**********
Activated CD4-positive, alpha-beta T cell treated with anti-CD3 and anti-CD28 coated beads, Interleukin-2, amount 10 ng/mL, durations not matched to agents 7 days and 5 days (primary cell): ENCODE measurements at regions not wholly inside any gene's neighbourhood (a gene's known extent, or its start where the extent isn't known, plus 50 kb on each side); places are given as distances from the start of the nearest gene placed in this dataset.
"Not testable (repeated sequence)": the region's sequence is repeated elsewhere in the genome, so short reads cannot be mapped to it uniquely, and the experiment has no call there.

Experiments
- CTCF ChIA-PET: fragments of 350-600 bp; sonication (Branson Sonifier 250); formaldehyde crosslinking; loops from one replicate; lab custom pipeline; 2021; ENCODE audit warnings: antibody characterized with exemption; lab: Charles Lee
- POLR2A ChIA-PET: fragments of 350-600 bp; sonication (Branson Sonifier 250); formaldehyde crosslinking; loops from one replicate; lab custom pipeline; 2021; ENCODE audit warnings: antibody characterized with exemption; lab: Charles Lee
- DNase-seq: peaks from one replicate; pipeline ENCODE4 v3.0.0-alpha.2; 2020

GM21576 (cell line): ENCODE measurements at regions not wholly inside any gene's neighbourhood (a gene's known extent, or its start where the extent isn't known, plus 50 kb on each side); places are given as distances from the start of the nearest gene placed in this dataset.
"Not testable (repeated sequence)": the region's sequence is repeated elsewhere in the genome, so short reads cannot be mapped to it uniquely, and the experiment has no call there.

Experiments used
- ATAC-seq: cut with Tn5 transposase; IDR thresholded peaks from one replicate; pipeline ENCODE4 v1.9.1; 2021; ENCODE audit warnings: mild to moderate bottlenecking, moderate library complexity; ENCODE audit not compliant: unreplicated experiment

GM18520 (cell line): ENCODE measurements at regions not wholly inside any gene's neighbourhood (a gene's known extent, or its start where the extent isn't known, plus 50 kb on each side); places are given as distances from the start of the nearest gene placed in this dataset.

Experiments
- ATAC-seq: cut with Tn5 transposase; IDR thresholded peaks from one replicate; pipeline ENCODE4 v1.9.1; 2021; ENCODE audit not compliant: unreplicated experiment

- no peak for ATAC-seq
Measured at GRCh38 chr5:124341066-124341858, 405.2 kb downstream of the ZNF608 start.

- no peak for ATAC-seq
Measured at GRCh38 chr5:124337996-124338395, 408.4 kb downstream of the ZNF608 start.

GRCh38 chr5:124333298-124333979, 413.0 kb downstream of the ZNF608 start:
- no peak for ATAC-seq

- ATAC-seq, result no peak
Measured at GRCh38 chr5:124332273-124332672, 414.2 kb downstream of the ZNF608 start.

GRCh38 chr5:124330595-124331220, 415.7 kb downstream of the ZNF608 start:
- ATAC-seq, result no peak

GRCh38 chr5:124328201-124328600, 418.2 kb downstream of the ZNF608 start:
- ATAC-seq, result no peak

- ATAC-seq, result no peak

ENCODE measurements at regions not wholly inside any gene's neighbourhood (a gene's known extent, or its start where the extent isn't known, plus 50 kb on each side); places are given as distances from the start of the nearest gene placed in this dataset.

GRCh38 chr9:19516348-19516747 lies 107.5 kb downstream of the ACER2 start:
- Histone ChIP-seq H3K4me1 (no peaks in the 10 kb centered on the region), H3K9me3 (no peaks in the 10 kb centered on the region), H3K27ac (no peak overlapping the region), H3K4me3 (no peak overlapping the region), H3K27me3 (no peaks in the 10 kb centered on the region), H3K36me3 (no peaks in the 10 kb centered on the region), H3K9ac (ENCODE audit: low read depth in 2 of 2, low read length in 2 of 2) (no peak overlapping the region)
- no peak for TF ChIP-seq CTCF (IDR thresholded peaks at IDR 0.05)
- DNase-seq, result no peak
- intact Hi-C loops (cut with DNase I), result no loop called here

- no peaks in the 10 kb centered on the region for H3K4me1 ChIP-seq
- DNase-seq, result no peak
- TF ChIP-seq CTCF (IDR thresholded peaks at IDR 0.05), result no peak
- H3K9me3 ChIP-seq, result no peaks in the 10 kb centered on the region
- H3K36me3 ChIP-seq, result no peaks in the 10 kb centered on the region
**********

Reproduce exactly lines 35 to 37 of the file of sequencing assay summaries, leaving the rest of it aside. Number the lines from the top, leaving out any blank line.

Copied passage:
- TF ChIP-seq CTCF (IDR thresholded peaks at IDR 0.05), result no peak
- H3K9me3 ChIP-seq, result no peaks in the 10 kb centered on the region
- H3K36me3 ChIP-seq, result no peaks in the 10 kb centered on the region